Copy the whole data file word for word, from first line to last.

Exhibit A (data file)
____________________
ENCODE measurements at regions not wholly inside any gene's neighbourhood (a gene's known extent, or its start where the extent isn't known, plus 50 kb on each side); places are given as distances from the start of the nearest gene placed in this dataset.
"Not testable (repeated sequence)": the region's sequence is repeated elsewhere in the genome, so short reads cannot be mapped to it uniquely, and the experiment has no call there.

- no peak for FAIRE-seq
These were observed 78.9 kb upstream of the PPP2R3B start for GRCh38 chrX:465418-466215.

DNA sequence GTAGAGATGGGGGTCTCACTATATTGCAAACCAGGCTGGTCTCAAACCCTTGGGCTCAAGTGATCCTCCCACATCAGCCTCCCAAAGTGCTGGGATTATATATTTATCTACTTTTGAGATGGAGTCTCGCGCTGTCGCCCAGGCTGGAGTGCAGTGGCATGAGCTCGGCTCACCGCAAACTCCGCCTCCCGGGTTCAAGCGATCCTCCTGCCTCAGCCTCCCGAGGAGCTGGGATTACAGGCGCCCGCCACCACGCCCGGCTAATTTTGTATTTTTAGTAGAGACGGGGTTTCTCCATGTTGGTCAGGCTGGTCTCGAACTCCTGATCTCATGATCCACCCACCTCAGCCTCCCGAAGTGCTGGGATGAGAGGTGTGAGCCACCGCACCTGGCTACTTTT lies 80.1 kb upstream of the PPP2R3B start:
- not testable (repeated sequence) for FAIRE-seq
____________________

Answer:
ENCODE measurements at regions not wholly inside any gene's neighbourhood (a gene's known extent, or its start where the extent isn't known, plus 50 kb on each side); places are given as distances from the start of the nearest gene placed in this dataset.
"Not testable (repeated sequence)": the region's sequence is repeated elsewhere in the genome, so short reads cannot be mapped to it uniquely, and the experiment has no call there.

- no peak for FAIRE-seq
These were observed 78.9 kb upstream of the PPP2R3B start for GRCh38 chrX:465418-466215.

DNA sequence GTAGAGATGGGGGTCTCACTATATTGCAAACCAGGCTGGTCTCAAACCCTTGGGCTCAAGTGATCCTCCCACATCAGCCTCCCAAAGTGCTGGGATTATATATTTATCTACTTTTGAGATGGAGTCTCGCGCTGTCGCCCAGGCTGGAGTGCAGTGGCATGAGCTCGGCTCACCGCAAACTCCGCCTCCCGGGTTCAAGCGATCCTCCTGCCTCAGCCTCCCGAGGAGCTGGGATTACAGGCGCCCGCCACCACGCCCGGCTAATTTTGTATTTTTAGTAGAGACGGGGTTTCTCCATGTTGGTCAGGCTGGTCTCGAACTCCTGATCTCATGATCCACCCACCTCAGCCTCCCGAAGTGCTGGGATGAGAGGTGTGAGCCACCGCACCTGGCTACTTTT lies 80.1 kb upstream of the PPP2R3B start:
- not testable (repeated sequence) for FAIRE-seq